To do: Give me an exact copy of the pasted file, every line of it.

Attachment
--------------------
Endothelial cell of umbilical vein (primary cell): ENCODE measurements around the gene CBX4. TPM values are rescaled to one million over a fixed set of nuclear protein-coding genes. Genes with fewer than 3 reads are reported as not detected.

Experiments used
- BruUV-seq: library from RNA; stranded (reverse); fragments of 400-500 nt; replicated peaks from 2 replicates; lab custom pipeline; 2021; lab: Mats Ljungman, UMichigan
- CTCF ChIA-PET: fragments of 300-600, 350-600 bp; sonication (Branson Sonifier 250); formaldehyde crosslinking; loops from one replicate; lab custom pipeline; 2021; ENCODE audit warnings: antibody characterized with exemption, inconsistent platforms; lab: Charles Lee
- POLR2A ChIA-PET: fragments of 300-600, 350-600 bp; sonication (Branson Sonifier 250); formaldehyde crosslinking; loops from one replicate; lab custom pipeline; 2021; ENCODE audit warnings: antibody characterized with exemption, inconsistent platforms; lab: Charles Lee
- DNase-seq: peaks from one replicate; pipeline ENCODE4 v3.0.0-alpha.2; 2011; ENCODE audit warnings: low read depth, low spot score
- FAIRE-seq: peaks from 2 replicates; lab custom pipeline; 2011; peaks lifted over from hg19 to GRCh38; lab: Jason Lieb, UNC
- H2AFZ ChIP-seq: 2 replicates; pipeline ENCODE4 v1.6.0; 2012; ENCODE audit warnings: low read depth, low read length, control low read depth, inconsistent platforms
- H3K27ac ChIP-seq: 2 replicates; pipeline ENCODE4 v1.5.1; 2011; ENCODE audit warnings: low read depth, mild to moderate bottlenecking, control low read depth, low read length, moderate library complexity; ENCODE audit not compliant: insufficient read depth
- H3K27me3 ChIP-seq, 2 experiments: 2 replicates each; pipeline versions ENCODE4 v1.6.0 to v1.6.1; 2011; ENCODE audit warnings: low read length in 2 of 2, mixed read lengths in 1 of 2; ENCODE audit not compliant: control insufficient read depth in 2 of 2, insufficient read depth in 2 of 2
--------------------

Endothelial cell of umbilical vein (primary cell): ENCODE measurements around the gene CBX4. TPM values are rescaled to one million over a fixed set of nuclear protein-coding genes. Genes with fewer than 3 reads are reported as not detected.

Experiments used
- BruUV-seq: library from RNA; stranded (reverse); fragments of 400-500 nt; replicated peaks from 2 replicates; lab custom pipeline; 2021; lab: Mats Ljungman, UMichigan
- CTCF ChIA-PET: fragments of 300-600, 350-600 bp; sonication (Branson Sonifier 250); formaldehyde crosslinking; loops from one replicate; lab custom pipeline; 2021; ENCODE audit warnings: antibody characterized with exemption, inconsistent platforms; lab: Charles Lee
- POLR2A ChIA-PET: fragments of 300-600, 350-600 bp; sonication (Branson Sonifier 250); formaldehyde crosslinking; loops from one replicate; lab custom pipeline; 2021; ENCODE audit warnings: antibody characterized with exemption, inconsistent platforms; lab: Charles Lee
- DNase-seq: peaks from one replicate; pipeline ENCODE4 v3.0.0-alpha.2; 2011; ENCODE audit warnings: low read depth, low spot score
- FAIRE-seq: peaks from 2 replicates; lab custom pipeline; 2011; peaks lifted over from hg19 to GRCh38; lab: Jason Lieb, UNC
- H2AFZ ChIP-seq: 2 replicates; pipeline ENCODE4 v1.6.0; 2012; ENCODE audit warnings: low read depth, low read length, control low read depth, inconsistent platforms
- H3K27ac ChIP-seq: 2 replicates; pipeline ENCODE4 v1.5.1; 2011; ENCODE audit warnings: low read depth, mild to moderate bottlenecking, control low read depth, low read length, moderate library complexity; ENCODE audit not compliant: insufficient read depth
- H3K27me3 ChIP-seq, 2 experiments: 2 replicates each; pipeline versions ENCODE4 v1.6.0 to v1.6.1; 2011; ENCODE audit warnings: low read length in 2 of 2, mixed read lengths in 1 of 2; ENCODE audit not compliant: control insufficient read depth in 2 of 2, insufficient read depth in 2 of 2